Monthly Archives: November 2013

Kannywood Award 2013

[UPDATE 24 November 2013: SCROLL DOWN FOR THE WINNERS OF THE 2013 KANNYWOOD AWARD]
[Update 4 December 2013, here are a few more links to articles about the Kannywood Award night.
My article “Kannywood Awards Seek Uplift and Unity,” in which I muse over Kannywood history and interview two of the organizers, Hamisu Lamido Iyantama and Ismail Afakallah.
Ibrahim Giginyu’s “Day Kannywood Stars United For Awards.
And a really scoopy, detailed description of the event by Ibrahim Umar Bello on Kannywood scene, “MTN Kannywood Awards: A Night to Remember.
Continue to scroll down to see the winners and read my original blog post.]
I recently received an invitation to the Kannywood Award 2013, which begins at 8pm tomorrow, 23 November 2013 in Kano. Unfortunately, I probably won’t be able to make it, but I thought it was worth blogging about the event and the nominations ahead of time. One of the brains behind the award is filmmaker Hamisu Lamido Iyantama (who suffered a great deal at the hands of the Kano State Censorship Board) from 2008-2010, and whom I have blogged about a lot in the past. Although Iyantama gave out some “Iyan-Tama Multimedia Awards” in 2010, this year in Kano is the first edition of the “Kannywood Award.”
I will try to update this post with the winners after this weekend. [UPDATE 24 November 2013, for a list of the winners, see Kannywood Scene’s list. If you scroll down, I will note the winner next to each nomination] In the meantime, scroll below for the list of nominations.
The Invitation in part reads:
INVITATION – KANNYWOOD AWARD 2013
KANNYWOOD AWARD 2013 is the first edition for “Arewa” music and movie industry (Kannywood) and is the largest gathering of Kannywood artistes, Technical crew, relevant individuals and groups. This is a must attend event for anyone with responsibility in the entertainment industry. Attending this event is an excellent opportunity to promote Face of Kannywood.
The “Paradigm Uplift and Unity” refers to a movement which seeks not only to implement and achieve this Kannywood Award show, but to advance Arewa cultural heritage by introducing innovative methodology, new thinking and changing the perception of existing outlook of Kannywood image.
The event will feature gathering of Kannywood artistes, technical crew, who is who, yellow carpet, banquet, stage show and jamboree of special guests.
The event is scheduled take place on 23rd NOV. 2013 […]
In view of this and regarding your passion and contribution to the growth of the industry, we write to invite you to grace with your presence the occasion as Special Guest .
The event is supported by MTN Nigeria.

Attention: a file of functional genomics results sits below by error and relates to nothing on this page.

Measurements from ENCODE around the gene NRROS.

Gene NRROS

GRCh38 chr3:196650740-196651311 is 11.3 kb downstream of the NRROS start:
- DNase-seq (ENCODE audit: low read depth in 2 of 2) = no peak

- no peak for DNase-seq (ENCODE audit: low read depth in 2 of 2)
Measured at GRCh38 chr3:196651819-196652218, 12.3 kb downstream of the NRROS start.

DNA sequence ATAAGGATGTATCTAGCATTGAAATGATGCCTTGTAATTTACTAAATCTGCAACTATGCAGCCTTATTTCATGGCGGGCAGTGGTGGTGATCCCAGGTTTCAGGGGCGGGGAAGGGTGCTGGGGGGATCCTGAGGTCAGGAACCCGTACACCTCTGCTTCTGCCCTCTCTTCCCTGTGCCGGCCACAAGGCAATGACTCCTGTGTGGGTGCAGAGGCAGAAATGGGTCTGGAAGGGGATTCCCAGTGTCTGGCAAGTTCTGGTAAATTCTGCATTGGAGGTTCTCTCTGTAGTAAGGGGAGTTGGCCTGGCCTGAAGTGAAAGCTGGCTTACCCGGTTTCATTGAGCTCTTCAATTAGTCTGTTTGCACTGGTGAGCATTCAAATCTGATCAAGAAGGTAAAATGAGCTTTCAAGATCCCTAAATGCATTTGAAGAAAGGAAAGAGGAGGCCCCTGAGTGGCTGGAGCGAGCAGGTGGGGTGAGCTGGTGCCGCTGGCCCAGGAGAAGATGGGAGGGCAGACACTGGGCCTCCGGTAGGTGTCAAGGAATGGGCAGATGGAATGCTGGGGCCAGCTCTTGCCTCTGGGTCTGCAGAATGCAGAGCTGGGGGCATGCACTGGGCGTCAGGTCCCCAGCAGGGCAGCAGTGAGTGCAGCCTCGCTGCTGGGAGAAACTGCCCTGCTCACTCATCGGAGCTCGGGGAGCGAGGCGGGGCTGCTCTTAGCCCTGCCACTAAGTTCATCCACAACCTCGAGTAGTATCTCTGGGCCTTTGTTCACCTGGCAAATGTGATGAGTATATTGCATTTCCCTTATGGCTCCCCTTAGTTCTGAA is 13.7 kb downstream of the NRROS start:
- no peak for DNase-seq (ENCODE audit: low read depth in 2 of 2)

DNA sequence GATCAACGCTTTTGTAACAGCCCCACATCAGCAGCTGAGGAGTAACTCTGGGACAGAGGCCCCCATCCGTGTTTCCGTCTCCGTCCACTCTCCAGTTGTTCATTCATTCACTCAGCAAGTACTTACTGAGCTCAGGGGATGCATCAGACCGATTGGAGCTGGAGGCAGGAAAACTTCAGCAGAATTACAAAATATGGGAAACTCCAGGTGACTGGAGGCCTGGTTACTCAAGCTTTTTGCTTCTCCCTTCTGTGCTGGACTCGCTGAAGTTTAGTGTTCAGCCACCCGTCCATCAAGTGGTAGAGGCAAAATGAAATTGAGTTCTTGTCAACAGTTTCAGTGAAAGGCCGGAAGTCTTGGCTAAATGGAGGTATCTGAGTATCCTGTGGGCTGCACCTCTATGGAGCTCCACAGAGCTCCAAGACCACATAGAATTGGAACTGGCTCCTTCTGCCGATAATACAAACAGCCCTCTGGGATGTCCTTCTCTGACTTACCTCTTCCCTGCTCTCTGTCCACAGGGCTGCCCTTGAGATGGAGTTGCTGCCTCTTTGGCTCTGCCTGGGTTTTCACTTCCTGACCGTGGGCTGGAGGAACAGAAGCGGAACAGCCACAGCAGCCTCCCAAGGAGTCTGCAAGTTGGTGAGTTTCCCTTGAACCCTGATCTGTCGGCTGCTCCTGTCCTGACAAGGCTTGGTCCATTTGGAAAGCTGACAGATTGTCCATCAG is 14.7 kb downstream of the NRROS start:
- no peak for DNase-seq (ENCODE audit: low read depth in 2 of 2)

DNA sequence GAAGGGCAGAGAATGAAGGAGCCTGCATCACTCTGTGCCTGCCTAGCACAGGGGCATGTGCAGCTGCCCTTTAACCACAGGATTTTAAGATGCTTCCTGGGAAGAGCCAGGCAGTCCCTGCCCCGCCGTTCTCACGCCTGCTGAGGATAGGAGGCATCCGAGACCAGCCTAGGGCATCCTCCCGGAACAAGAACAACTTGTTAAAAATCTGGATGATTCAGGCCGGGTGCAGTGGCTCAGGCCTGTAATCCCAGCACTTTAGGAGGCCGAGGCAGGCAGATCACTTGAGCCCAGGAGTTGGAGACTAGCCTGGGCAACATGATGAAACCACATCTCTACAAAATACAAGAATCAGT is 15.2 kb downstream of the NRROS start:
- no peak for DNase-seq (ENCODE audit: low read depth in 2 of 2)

Thank you very for your usual understanding and cooperation .
Kind regards
Hamisu Lamido Iyantama
Chairman Organizing/Security Committee.

The Nominations, which I got from the organizers of the awards, are as follows. [UPDATE: I have filled in the winners with help from Kannywood Scene: Kannywood Scene also lists a few awards that were not on the original list: Zahraddeen Sani won the Best Supporting Actor for his performance in Fulani;  Sani Danja recieved an Icon of Entertainment Award; Falalu Dorayi won the Golden Jury Award; and Alhaji Sani Zamfara and Rabi’u Haruna Al-Rahuz won an award for Best Marketers. Unfortunately, the Kannywood Scene list left off a few of the awards that were on the original nomination list. I have also heard from other sources that (my former student!) Nomiis Gee won the award for Best Hausa Hiphop Rapper,  Sadiq Salihu Abubakar won Kannywood’s Best R&B Artiste, Jos-based director and producer Sani Mu’azu won a lifetime achievement award, alongside Ibrahim Mandawari, Audu Kano Karkuzu, Samanja, and Hamisu Lamido Iyantama. Thanks to Masaud KanoRiders for a lot of this information.

1. BEST ACTOR LEAD

Karen Bana Adamu A. Zango

‘Yan Uwan Juna Sadik Sani Sadik

Daga Allah ne Sani Musa Danja

Matan Gidan Ali Nuhu [Winner]

2. BEST ACTRESS

Ahlal Kitab Nafisa Abdullahi [Winner]

Jarumin Maza Fati Ladan

Sultan Maryam Gidado

Matan Gida Halima Atete

3. BEST ACTOR COMIC Aliya

Kicimilli Ado Isa

Suwaga Aminu Shariff

Aliya Rabi’u Ibrahim Daushe [WINNER]

Oga Abuja Rabilu Musa

4. BEST SOUND

Aliya Munnir Zango, Ibrahim Sodangi

Jarumin Maza Kabiru A Zango

Yankin Imani Rabi’u Manra

Ta’addanci Ibrahim Sodangi

5. COSTUME

Yankin Imani Auwalu DG/Ibrahim IBB

Wani Gari Aminu One Eye [WINNER]

Fulani Sadiqu Artist

Jarumin Maza Abdul’aziz Dan Small

6. BEST PICTURE

Hubbi Ali Nuhu

Wani Gari Yassin Auwal [WINNER]

Jarumin Maza Kamal S. Alkali

Ta’addanci Sadik N. Mafia

7. CINEMATOGRAPHY

Ta’addanci Danlami Ali/ Isma’il M Isma’il

Karen Bana Auwalu Ali Jos/ Isma’il M Isma’il

Kece Buri na Dan Juma Dunje

Izinah Sadik N. Mafia

Dan Marayan Zaki

8. BEST ACTOR VILLAIN ROLE

Dan Marayan Zaki Sadiq Ahmad

Jarumin Maza Tanimu Akawu [WINNER]

Sultan Maryam Gidado

Uwar Miji Hajara Usman

Wata Hudu Shu’aibu Lawal Kumurci

‘Yan Uwan Juna Sadiq Sani Sadiq

9. EDITOR

Karen Bana Sanusi Dan Yaro

Ta’addanci Saddam A Koli/Adam A Zango [WINNER]

‘Yan Uwan Juna Suleiman Abubakar/ Nura Abubakar/ Ubaidu Yusif

Ahlal Kitab Suleiman Abubakar/ Kabiru Ali

10. DIRECTOR

Wata Hudu Aminu Saira [WINNER]

‘Yan uwan Juna Mansoor Sadiq/ Ali Nuhu

Karen Bana Falalu A Dorayi

Ta’adanci Sadiq M Mafia

11. SCREENPLAY

Karen Bana Nazir Adam Salihi

‘Yan uwan Juna Auwalu Y Abdullahi/Mujaheed M Gombe/ Badaru Bala

Jarumin Maza Kamal S Alkali

Daga Allah ne Yakubu M. Kumo [WINNER]

12. SET DESIGNAhlul Kitab

Ahlal Kitab Tahir I Tahir

Dan Marayan Zaki Faruk Sayyadi Garba [WINNER]

Wani Gari Habibu Haruna

Yankin Imani Bala Usher

13. SOUND TRACK

Wani Gari Nazir M Ahmed [WINNER]

Suwaga Abdulbasi Abdulmumin

Karen Bana Ibrahim Sodangi

Namiji Duniya Auwal Flash

14. SUPPORTING ACTRESS

Ahlal Kitab Nafisa Abdullahi